TB: I’ve heard that a lot.  Digital media’s putting pressure on public groups to be present far more often; sending messages out in addition to just playing out or touring.  But it also has the benefit of letting people know about that increasingly important part of being a band which is ‘merch’.  How do you feel about the increased use of merch to promote the band, provide income, and generally represent yourselves as opposed to just music?  I see on your fb page you’ve been working with local artists on that too and think that’s really cool.

Brian Michael: Yeah, we always want to work with new and local artists. They have ideas we couldn’t ever dream of. I’m just a guitarist, we’re just a band. We need artists to add color to that story.

I have a background in music management, and to be honest my mindset has always been that an artist makes about 70% of income on merch, the rest on shows. If you’ve been paid by local venues you know it’s not enough. So for me I see merch as the devil we need

I’ve always loved production, and used to put on shows and festivals. I work festivals a lot still, but would say the management you have to learn along the way if you’re in the industry.

TB: I hear that.  Rock’s not something you study, it’s something you gotta learn on the STREET!

Who would you say are Terrallite’s major influences?

Brian Michael: I would say our influences are very broad; Asking just me I would say The Killers, The Cure, Brand New, and Nirvana in no particular order.  Nate, our drummer is really into Ginger Baker, Danny Carey (from Tool), and Keith Moon.  Thom (guitarist and vocalist) is into Pink Floyd and Nirvana – though there’s a little bit of Deftones and Used influence with the heavier songs he writes.  Our bassist Christian is a metal head haha; he’s into Periphery, Karnivool, Death and Obscura.

TB: So I know this is tricky given how much things keep changing, but do you have a timeline for when you expect to officially release some Terrallite music?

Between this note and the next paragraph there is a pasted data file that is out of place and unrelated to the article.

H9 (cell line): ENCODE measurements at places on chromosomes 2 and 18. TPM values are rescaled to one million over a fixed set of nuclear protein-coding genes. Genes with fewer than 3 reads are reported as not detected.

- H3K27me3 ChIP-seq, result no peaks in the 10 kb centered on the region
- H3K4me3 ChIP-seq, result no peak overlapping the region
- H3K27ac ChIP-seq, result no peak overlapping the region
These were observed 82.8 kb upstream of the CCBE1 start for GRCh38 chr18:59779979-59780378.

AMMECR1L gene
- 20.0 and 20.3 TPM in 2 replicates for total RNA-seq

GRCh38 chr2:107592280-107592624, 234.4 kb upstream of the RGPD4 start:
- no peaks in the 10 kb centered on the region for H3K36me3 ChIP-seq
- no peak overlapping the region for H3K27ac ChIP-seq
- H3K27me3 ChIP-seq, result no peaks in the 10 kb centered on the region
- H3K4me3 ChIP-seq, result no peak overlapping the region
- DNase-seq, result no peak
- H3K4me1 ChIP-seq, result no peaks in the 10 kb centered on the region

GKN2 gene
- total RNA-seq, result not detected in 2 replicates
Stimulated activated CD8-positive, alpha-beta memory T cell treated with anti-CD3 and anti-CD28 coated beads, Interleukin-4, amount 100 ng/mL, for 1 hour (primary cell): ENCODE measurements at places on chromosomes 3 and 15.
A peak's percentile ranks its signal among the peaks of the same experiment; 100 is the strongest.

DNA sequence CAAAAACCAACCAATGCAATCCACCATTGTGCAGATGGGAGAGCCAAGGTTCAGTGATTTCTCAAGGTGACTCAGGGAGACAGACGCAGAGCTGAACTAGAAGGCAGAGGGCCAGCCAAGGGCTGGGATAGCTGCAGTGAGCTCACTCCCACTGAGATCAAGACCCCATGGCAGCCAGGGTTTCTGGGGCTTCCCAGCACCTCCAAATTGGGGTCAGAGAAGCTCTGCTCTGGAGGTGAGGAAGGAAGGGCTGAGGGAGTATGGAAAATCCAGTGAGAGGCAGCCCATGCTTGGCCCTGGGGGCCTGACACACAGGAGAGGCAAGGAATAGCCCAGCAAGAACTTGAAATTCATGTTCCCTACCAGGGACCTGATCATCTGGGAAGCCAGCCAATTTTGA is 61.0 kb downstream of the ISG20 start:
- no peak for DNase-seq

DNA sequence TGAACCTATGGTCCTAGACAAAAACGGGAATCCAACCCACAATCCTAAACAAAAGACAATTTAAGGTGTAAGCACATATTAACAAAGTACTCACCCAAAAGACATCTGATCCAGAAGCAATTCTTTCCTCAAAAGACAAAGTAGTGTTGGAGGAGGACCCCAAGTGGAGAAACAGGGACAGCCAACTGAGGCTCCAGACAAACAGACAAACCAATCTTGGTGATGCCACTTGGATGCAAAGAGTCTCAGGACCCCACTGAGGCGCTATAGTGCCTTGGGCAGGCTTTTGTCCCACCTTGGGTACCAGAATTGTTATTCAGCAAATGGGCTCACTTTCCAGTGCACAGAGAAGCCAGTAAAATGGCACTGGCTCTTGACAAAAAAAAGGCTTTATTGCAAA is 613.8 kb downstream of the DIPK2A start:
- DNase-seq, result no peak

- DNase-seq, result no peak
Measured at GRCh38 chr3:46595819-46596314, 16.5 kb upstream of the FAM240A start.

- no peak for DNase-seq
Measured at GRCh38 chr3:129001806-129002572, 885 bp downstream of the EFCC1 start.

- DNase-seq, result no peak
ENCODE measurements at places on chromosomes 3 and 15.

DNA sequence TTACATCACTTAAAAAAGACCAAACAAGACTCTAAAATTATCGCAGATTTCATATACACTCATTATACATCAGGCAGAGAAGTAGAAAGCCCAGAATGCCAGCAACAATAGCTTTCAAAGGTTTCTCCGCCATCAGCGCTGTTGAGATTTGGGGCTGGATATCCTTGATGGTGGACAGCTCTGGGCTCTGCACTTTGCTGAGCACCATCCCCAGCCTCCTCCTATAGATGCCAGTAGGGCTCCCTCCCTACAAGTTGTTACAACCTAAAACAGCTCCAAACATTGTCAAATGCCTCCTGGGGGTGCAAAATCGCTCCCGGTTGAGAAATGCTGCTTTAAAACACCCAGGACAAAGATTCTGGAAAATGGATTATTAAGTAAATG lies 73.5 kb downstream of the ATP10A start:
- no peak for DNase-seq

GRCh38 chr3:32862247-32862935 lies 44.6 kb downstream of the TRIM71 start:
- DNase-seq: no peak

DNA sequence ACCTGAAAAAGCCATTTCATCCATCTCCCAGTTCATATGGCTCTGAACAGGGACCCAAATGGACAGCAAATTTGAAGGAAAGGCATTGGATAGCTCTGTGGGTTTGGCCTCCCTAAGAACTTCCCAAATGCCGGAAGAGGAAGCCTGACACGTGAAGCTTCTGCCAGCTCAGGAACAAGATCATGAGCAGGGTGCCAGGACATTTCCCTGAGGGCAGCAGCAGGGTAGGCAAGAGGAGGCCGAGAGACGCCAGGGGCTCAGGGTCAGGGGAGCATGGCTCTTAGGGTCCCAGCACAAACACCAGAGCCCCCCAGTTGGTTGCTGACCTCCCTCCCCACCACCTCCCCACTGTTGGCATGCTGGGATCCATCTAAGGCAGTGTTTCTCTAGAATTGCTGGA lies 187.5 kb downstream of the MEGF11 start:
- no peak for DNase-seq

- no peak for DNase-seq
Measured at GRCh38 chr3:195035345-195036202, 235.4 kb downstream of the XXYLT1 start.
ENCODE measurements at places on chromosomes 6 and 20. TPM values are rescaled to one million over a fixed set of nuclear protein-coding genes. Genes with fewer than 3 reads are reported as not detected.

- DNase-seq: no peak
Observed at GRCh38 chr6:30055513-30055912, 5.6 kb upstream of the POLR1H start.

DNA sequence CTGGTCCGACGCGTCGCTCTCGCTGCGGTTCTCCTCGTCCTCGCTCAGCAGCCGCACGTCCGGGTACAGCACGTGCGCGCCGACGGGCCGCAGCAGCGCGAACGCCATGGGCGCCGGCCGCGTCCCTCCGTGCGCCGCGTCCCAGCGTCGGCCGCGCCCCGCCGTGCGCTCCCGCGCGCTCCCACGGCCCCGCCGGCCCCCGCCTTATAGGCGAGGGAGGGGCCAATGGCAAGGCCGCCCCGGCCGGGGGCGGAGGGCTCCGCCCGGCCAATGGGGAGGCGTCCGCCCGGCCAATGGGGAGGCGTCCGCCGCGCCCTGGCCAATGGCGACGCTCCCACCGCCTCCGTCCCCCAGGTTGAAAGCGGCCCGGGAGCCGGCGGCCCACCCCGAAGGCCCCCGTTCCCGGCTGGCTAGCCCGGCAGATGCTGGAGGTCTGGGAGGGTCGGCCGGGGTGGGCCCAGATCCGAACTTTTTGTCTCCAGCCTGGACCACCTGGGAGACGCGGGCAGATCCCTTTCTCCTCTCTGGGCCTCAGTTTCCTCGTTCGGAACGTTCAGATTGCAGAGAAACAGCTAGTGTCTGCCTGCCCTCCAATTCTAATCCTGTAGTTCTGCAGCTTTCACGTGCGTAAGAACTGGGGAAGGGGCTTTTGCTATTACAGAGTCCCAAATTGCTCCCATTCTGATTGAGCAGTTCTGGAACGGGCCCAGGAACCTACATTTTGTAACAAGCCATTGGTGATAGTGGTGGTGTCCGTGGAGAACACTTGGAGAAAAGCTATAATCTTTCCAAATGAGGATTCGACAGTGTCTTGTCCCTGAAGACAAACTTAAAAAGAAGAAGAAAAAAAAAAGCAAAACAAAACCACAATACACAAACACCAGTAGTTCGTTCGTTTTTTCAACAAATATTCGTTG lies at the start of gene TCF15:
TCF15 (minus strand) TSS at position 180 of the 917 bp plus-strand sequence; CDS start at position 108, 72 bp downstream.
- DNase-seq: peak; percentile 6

Brian Michael: Well we were going to have the material fully mastered and released as an EP heading into spring /early summer. Since that’s changed we are actually in the process of scouting studios and think a summer 2021 (think June) because we are going to possibly release a full album instead. It’s important to us to be able to perform live and release the music, so we have to wait a little longer.

TB: I am definitely looking forward to it. Any bizarre political statements you wanna make before we conclude so we can edit them out?

Brian Michael: No, I will just say that like our music our band also has politics that cover a broad spectrum. We all have utmost respect for each other, and recognize that it’s the things that we share in common – like stupid moments on stage – that are the most important.

TB: Sounds like you guys really get along which is definitely good to hear since I hope you’re around a long time.  I’d say most local bands don’t really know what they want or what they’re in for so they end up breaking up too soon.

Brian Michael: We broke up to reform, and be serious about music, about business, and mostly about fun.

TB: Deadly.  Serious.  About.  FUN.

Brian Michael: Ha ha.  Terrallite is a band I’m proud to be in, and I don’t think I would want to perform with any other mates

TB: Do you have a live or streaming date coming up that you’d like to promote?

Brian Michael: We will be streaming live on December 18th and will make sure to post about the time that is to occur.

TB: Sweet. Thanks for talking with us!